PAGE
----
How to get text-notes / boundingbox or PointAtSpace


#1

Hello :slight_smile:

according to this tread How to get the elements inside a boundingbox?
i want to figure out, if it is possible to get text-notes --> out of the dynamo-script.

For the creation of the boundingbox i want to use spaces.

I was looking at the Revit.API http://www.revitapidocs.com/2017/eb8735d7-28fc-379d-9de9-1e02326851f5.htm#exampleToggle but i didn’t found a solution yet.

I’m still a beginner, so sorry - if I ask some nonsene.

Is there maybe a workaround to the text-notes, that they can be handeld as elements?

@Einar_Raknes I hope it is okay for you, to post your hard work here again?!

import clr
clr.AddReference('RevitAPI')
clr.AddReference('System')
clr.AddReference('RevitNodes')
clr.AddReference('RevitServices')
import Revit
import RevitServices
from Autodesk.Revit.DB import *
from System.Collections.Generic import List
from RevitServices.Persistence import DocumentManager
from RevitServices.Transactions import TransactionManager
clr.ImportExtensions(Revit.Elements)
clr.ImportExtensions(Revit.GeometryConversion)
doc = DocumentManager.Instance.CurrentDBDocument

#Functions for list handling
def ProcessList(_func, _list):
   return map( lambda x: ProcessList(_func, x) if type(x)==list else _func(x), _list )

#Preparing input from dynamo to revit

def ToRevit(item):
	return item.ToRevitType(True)

if isinstance(IN[0], list):
	bblist = ProcessList(ToRevit, IN[0])
else:
	bblist = [ToRevit(IN[0])]

def collectElementsInBB(bb):
	outline = Outline(bb.Min, bb.Max)
	#filter = BoundingBoxIntersectsFilter(outline)
	filter = BoundingBoxIsInsideFilter(outline)
	collector = FilteredElementCollector(doc, doc.ActiveView.Id).WherePasses(filter)
	return [e.ToDSType(True) for e in collector]

OUT = ProcessList(collectElementsInBB, bblist)

getTextNotesFromBoundingBox_nonworking.dyn (15.5 KB)

Here is the RVT File - because of the limitation - it is an downloadlink


#2

If you just want to get the model text then you need to use Element Types and All Elements of Type.
image


#3

Hello @Nick_Boyts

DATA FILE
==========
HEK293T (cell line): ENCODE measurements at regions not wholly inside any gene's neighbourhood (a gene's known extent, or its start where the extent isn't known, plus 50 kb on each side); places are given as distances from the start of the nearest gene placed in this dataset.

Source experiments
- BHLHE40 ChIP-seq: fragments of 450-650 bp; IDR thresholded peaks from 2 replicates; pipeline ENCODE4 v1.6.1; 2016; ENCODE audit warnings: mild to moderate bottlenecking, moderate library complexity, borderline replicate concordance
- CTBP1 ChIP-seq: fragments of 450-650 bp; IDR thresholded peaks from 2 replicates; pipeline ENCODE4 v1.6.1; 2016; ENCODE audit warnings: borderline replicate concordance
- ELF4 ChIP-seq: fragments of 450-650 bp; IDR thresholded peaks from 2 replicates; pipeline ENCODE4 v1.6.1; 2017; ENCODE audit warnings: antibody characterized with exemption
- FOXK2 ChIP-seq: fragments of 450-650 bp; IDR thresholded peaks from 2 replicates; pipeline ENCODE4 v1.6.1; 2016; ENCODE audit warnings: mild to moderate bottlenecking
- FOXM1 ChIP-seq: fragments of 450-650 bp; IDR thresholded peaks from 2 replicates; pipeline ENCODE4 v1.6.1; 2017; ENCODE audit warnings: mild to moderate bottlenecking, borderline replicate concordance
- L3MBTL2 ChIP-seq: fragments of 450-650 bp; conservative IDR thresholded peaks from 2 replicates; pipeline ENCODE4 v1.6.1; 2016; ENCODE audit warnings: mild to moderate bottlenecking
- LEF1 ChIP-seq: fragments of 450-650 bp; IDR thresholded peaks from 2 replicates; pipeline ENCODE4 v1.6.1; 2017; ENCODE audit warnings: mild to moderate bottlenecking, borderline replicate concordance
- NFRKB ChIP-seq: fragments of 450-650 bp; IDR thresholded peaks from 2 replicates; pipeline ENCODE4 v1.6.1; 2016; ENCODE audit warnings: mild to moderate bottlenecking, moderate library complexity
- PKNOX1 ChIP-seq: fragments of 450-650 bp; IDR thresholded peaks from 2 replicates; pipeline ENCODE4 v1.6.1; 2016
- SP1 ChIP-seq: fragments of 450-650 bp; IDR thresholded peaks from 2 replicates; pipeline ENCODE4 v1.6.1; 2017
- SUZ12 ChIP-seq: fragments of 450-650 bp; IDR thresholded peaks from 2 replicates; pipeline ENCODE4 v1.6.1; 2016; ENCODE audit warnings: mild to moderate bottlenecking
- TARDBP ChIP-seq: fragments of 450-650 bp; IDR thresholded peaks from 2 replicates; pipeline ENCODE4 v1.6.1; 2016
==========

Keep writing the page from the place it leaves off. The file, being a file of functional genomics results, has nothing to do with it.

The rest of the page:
thx for reply.

The aim behind is, that i have text-notes - which are placed in spaces.
I need to know, in which space which text is.

I have been reading a lot about this in the forum and there are several ways with an “generic model” but no one with “just spaces”.


#4

I’m not sure what you mean by this.

You’ll either have to check the model text and the spaces for a geometry intersection or you can get the model text location (point) and see which space is at that point.

This kind of depends on what you’re looking for. If you have large text that overlaps multiple spaces you’ll have to use the geometry method. If you only care about the origin of the model text you can use the point method - which is much cleaner and faster.


#5

I already tried the “point” stuff. This works fine, if you have an “model” or “rooms”.
But if i use “spaces” the output is always “false”.

002_boundbox_text_pointvar_v01.dyn (15.8 KB)

Here is the view in 3D to check the lines…


#6

There’s a node Space at Point (or something similar) that you’ll want to use. Think it’s in MEPover or DynamoMEP maybe.
And fyi, you rarely want to use bounding boxes for large geometry because they are aligned globally. With easy geometry, especially rooms and spaces, you’ll want to use Element.Geometry and a geometry intersect test.


#7

@Nick_Boyts

Hey Nick, you are awesome - the MEPover - SpaceAtPoint did it all the way :slight_smile:
I changed the name of the thread - that the “SpaceAtPoint” also can be found.

So could you tell me, where do you use the boundingboxes??


#8

I tend to use bounding boxes for smaller geometry aligned to the global axes or large collections of elements for general grouping.

Bounding boxes obviously have a bit of a buffer/error because they take the full extents of an object, not just its exact geometry. A bounding box is also aligned to the global coordinate system so they do not rotate with the angle of an element. For this reason, they’re not always great for judging the geometry or exact location of an object. But they can be useful for general collecting or grouping of a number of elements. Bounding boxes are easy to create and quick to query when it comes to processing your graph though, so they do have that benefit.

Really, it just comes down to what works best for your graph.